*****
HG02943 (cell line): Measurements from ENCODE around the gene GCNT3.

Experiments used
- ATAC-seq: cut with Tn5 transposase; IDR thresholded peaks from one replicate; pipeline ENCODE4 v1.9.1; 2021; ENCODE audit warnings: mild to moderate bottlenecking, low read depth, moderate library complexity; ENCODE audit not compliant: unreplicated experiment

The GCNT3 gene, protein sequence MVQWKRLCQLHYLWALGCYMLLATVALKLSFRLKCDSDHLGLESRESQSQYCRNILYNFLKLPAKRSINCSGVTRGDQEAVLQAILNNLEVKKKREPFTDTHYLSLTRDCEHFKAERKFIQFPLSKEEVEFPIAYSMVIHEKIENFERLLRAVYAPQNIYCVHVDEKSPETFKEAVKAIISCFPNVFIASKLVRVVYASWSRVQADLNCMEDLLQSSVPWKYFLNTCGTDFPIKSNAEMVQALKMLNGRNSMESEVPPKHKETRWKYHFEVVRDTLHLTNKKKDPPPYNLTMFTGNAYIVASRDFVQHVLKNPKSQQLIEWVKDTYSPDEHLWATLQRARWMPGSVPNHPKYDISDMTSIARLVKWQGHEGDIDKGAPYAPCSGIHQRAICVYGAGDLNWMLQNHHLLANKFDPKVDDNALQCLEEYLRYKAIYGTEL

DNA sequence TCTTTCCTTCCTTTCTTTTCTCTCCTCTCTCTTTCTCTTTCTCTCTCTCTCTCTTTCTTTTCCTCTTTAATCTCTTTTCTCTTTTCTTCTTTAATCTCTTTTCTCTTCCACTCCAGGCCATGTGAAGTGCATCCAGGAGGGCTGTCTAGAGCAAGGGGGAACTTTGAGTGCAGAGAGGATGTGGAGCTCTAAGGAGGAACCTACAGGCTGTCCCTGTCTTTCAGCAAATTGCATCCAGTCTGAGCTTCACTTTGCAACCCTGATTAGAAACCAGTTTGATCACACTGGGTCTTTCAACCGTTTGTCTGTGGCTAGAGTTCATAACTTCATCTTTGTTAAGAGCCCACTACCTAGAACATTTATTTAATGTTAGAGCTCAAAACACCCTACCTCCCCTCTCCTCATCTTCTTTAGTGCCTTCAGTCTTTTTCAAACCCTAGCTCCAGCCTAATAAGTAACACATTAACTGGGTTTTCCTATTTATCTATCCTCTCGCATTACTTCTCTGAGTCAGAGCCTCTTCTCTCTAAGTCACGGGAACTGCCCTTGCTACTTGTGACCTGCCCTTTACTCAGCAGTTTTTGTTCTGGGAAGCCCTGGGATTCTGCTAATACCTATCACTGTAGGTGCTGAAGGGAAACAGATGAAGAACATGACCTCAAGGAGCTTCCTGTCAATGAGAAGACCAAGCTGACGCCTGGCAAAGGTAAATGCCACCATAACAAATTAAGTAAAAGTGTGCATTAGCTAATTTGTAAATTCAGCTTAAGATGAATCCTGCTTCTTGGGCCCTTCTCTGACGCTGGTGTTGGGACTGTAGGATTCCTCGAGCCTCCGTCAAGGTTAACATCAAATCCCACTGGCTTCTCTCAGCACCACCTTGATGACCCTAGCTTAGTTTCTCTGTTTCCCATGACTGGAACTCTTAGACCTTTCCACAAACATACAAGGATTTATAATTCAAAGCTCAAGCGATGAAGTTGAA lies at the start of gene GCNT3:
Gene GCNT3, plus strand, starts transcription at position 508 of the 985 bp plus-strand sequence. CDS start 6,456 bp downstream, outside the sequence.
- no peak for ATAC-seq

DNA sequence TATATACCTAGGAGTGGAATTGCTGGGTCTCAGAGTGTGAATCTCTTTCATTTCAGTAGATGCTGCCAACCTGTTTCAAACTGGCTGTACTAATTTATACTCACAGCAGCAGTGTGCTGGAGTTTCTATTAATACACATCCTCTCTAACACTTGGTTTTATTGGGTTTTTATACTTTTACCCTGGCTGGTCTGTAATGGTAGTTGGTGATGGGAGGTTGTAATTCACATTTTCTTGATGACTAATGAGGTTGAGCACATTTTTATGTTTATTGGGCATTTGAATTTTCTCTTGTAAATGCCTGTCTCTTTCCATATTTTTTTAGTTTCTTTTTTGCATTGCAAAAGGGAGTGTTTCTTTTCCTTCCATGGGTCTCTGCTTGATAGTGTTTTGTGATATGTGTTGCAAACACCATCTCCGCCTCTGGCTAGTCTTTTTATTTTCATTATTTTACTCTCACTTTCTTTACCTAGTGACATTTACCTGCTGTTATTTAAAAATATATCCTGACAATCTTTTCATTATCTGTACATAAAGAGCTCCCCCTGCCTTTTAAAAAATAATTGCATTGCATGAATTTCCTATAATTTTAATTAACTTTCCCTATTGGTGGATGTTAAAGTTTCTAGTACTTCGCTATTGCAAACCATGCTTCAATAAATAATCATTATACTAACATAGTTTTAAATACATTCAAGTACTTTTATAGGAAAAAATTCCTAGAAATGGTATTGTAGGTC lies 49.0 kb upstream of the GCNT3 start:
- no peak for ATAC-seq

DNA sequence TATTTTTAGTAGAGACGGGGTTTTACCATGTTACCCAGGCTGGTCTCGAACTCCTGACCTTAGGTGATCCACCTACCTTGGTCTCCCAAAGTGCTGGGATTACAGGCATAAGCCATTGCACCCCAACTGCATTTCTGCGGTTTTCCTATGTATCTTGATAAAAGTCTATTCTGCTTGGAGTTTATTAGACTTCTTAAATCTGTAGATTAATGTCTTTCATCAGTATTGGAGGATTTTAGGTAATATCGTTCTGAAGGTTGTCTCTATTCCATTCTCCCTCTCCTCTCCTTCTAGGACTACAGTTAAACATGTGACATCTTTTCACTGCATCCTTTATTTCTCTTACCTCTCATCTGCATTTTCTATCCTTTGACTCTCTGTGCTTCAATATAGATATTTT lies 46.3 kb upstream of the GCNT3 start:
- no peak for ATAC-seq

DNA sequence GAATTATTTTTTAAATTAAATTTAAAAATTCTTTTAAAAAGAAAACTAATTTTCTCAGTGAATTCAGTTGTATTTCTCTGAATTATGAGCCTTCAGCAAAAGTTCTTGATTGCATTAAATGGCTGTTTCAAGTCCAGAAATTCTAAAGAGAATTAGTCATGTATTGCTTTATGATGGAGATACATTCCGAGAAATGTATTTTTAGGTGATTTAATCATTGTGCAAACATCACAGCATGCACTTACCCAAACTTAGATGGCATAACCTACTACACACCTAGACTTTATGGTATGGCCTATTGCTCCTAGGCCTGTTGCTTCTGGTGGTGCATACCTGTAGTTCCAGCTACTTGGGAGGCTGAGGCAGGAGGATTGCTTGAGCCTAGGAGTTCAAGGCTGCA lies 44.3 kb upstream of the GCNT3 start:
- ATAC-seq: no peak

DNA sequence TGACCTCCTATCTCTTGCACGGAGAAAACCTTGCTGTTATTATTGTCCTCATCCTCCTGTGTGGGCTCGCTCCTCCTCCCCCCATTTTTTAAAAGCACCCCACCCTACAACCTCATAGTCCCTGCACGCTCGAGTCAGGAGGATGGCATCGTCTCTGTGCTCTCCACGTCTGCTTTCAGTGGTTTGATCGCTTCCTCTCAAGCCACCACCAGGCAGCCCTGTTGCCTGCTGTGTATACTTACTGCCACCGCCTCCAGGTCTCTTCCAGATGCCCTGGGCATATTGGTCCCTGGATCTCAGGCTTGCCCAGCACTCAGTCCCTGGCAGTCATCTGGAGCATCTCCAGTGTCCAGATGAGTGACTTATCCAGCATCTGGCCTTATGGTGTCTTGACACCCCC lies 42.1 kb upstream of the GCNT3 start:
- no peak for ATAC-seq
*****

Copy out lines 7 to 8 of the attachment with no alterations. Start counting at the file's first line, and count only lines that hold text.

- no peak for ATAC-seq

DNA sequence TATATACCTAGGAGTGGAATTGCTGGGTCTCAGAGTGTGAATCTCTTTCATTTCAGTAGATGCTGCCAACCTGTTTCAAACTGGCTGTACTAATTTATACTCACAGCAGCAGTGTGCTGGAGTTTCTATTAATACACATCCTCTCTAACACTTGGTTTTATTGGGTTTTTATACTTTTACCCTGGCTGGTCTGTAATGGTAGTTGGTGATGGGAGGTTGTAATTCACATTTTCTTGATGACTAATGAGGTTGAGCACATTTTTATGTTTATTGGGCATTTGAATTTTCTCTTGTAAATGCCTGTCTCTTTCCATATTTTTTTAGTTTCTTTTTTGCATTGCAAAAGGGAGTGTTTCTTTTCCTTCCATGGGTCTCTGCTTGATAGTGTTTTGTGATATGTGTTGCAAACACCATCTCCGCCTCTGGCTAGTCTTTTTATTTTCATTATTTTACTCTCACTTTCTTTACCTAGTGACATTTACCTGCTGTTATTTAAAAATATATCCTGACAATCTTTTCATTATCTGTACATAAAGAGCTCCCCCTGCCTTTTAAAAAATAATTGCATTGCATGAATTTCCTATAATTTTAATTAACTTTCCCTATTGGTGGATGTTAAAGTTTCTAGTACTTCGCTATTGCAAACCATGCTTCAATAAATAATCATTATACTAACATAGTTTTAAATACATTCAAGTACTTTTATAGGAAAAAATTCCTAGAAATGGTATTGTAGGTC lies 49.0 kb upstream of the GCNT3 start: